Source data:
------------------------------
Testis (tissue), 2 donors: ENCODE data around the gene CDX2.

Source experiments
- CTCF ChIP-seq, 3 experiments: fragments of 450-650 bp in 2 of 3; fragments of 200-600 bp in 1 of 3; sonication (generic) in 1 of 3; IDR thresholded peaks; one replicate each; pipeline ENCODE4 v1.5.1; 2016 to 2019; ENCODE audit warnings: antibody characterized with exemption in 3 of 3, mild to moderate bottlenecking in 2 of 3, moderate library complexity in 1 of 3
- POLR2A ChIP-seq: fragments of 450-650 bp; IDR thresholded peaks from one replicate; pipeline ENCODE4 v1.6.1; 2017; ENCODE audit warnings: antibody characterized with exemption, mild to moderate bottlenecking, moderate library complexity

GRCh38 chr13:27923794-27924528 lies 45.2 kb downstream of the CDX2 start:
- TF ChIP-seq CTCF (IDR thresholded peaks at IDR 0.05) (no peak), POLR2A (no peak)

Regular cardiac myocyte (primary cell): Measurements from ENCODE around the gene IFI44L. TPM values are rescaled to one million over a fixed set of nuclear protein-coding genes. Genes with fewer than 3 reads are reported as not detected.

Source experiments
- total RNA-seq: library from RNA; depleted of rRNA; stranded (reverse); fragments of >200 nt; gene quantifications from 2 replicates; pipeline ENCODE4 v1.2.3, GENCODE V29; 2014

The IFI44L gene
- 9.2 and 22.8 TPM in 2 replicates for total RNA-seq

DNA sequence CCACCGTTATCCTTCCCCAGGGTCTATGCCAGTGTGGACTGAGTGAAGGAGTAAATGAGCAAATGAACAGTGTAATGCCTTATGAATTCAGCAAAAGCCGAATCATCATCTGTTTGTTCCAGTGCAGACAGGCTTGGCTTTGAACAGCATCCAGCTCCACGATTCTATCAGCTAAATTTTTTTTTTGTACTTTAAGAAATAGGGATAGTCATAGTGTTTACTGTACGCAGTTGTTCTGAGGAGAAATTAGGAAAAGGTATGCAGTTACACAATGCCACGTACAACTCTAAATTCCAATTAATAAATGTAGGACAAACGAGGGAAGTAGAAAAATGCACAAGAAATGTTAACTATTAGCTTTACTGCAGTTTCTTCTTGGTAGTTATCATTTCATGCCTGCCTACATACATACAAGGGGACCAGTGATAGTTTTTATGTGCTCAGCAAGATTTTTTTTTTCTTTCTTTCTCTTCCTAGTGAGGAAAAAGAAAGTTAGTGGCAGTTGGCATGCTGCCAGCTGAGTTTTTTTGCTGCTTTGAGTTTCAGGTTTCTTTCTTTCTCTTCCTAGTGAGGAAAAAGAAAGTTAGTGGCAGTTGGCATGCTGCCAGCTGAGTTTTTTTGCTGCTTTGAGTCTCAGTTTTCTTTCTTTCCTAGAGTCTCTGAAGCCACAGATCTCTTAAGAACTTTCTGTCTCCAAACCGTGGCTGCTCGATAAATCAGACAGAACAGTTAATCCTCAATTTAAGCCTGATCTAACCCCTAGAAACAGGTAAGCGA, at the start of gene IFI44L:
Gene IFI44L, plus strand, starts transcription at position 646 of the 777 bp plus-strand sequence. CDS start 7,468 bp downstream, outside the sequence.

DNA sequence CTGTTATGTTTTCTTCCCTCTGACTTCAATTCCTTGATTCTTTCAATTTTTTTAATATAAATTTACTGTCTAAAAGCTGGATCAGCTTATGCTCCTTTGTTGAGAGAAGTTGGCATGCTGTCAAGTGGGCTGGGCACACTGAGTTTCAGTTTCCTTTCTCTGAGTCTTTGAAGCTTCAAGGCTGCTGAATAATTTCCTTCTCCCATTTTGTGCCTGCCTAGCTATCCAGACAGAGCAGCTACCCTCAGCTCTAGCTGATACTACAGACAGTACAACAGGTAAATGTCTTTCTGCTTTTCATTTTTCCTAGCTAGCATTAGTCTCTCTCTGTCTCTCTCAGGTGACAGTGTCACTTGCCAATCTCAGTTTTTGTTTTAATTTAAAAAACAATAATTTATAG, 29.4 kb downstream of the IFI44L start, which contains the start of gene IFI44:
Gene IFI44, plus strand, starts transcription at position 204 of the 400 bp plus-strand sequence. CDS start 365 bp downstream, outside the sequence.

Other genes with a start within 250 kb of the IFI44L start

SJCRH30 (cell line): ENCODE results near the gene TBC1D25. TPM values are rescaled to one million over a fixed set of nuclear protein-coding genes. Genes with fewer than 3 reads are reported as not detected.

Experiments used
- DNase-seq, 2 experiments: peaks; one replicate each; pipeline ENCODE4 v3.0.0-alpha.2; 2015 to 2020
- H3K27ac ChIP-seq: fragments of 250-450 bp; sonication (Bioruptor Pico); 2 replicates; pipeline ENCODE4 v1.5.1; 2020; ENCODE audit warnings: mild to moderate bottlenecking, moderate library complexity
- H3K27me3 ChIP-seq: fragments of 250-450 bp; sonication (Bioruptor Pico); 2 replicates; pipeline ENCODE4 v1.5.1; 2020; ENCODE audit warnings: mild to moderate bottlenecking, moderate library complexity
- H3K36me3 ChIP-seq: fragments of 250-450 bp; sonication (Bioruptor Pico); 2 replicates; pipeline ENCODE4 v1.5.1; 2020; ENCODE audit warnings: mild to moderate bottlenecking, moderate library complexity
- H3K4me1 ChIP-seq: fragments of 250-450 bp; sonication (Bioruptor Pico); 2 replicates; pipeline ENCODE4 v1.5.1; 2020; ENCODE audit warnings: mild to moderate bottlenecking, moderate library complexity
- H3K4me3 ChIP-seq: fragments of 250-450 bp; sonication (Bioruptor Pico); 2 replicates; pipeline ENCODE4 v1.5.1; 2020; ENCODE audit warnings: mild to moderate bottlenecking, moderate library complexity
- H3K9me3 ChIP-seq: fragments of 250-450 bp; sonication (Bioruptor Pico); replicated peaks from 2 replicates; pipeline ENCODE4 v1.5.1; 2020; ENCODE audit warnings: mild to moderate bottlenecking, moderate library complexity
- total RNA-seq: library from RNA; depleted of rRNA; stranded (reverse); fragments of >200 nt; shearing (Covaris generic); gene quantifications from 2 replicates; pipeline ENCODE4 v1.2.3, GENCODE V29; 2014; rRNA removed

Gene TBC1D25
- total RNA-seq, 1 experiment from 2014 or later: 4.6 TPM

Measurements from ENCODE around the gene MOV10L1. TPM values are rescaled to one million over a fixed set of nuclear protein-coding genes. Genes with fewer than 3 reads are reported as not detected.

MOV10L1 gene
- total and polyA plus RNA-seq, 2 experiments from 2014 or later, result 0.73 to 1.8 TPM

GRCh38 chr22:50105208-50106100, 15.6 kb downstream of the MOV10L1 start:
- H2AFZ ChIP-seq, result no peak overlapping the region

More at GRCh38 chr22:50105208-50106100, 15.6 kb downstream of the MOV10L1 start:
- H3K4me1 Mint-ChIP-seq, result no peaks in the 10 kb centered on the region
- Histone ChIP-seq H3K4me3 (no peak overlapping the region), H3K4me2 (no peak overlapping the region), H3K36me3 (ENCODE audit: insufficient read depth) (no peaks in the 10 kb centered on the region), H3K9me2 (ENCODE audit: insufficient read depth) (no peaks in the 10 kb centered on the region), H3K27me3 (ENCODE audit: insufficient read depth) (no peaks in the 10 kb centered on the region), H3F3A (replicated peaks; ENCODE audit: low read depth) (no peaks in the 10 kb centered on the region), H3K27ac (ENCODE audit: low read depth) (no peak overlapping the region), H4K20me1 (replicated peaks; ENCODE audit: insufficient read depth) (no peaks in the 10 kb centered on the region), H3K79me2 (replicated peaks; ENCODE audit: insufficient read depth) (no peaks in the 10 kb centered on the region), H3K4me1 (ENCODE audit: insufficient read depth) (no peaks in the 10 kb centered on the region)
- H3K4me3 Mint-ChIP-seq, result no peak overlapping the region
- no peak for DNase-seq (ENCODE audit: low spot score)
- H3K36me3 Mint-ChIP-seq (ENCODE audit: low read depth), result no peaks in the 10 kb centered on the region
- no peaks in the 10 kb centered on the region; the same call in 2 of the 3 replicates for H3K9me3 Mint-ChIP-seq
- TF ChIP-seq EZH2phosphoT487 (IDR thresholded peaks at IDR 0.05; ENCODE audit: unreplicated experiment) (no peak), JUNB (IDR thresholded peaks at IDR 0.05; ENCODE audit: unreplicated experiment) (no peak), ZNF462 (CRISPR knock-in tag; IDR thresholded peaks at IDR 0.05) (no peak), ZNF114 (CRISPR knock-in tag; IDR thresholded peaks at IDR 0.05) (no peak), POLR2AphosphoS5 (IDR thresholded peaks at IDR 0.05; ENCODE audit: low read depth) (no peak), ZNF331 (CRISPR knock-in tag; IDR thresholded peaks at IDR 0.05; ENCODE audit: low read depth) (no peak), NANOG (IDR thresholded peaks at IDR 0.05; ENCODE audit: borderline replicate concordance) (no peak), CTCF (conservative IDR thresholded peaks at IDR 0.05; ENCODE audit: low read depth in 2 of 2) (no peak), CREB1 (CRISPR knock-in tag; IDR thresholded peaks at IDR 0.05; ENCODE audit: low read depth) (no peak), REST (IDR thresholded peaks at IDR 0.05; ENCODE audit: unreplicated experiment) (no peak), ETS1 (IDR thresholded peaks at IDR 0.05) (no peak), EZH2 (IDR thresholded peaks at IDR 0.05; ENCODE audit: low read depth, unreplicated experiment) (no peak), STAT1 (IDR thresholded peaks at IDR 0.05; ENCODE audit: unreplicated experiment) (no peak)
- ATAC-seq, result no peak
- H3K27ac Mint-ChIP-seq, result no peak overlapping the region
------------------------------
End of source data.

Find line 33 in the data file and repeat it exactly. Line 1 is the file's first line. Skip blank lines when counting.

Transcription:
- H2AFZ ChIP-seq, result no peak overlapping the region